In effect, you’d created such a powerful unfairness that it will exclude 50% of the world from that level of sport, irrespective of social, economic etc factors. You could invest billions in youth development to overcome this, but you’d fail. You’ve built an insurmountable wall
The wall currently does NOT exist on the basis of biological sex, because there is a protected category for women. The category eliminates one aspect of unfairness. It’s ironic that a person who seems passionate about fairness is so willing to get rid of something that creates it
All this said, because their value system and understanding of sport, from first exposure & opportunity, through the pathway to its summit, is either misunderstood or maliciously distorted, these arguments enter a void. Sport shouldn’t be about identity validation, but once it...
…is given that purpose (most often by people who have no real stake in it otherwise), there’s little chance of a reasonable discussion. We’re looking at the same thing, but some see it as a tool for X, some for Y. Best not to waste time on futile persuasion. End.

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More from @Scienceofsport

5 Feb
You’ll look long and hard, and still fail, to find a debunking of something as poor and weak as this one. Simply saying the opposite thing preceded by FACT (in caps) doesn’t qualify as a debunking of anything. Except maybe intelligent insight.
Very brief responses to each. The first one is sloganeering and non-scientific. For the sporting argument, it relies on a common but flawed overlap argument because of "a range of physical characteristics” in women, which is obvious, but irrelevant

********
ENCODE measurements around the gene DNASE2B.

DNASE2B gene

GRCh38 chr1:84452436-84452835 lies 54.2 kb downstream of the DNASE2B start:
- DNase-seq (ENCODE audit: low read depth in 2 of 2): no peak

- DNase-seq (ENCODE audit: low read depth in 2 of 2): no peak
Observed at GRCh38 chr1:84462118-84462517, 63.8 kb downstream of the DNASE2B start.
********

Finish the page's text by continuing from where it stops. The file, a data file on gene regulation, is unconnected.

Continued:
“They overlap because of a wide range” is irrelevant. Comparison should be typical M vs typical F, or elite vs elite, performance-matched vs performance-matched. Not a manipulated comparison between extremely good F and relatively mediocre M, to conclude “They’re the same”!
Read 12 tweets
24 Jan
@oldeisyoung @helenopinion @Rolnikov That’s great, she’s probably on the far right of the athleticism spectrum within the female sex. But the comparison with you is absolutely irrelevant, because, and I say this factually, you’re not an elite athlete. How does she compare to the top 10% of men? Nothing sexist here.
@oldeisyoung @helenopinion @Rolnikov So the thing for your sister is that if you got your wish, the only sport she could ever do is play it socially against (and again, I’m being blunt here) mediocre males like you. The moment she stepped on a court or track, or jumped in a pool against top 10% males, she’s nowhere
@oldeisyoung @helenopinion @Rolnikov And if that still seems sexist to you, spend some time on wiki and compare world records in track and field, swimming, weight lifting, cycling. Or even high school records. NCAA winning times. Take your pic. Check how many males are far ahead of the best females in history.
Read 7 tweets
8 Dec 20
New study on transgender & performance. The paper’s title could've been “Significant endurance & strength-endurance advantages are retained for up to 2 years despite T reduction in TW: Implications for the assumptions of fairness in current policies”. Some thoughts to follow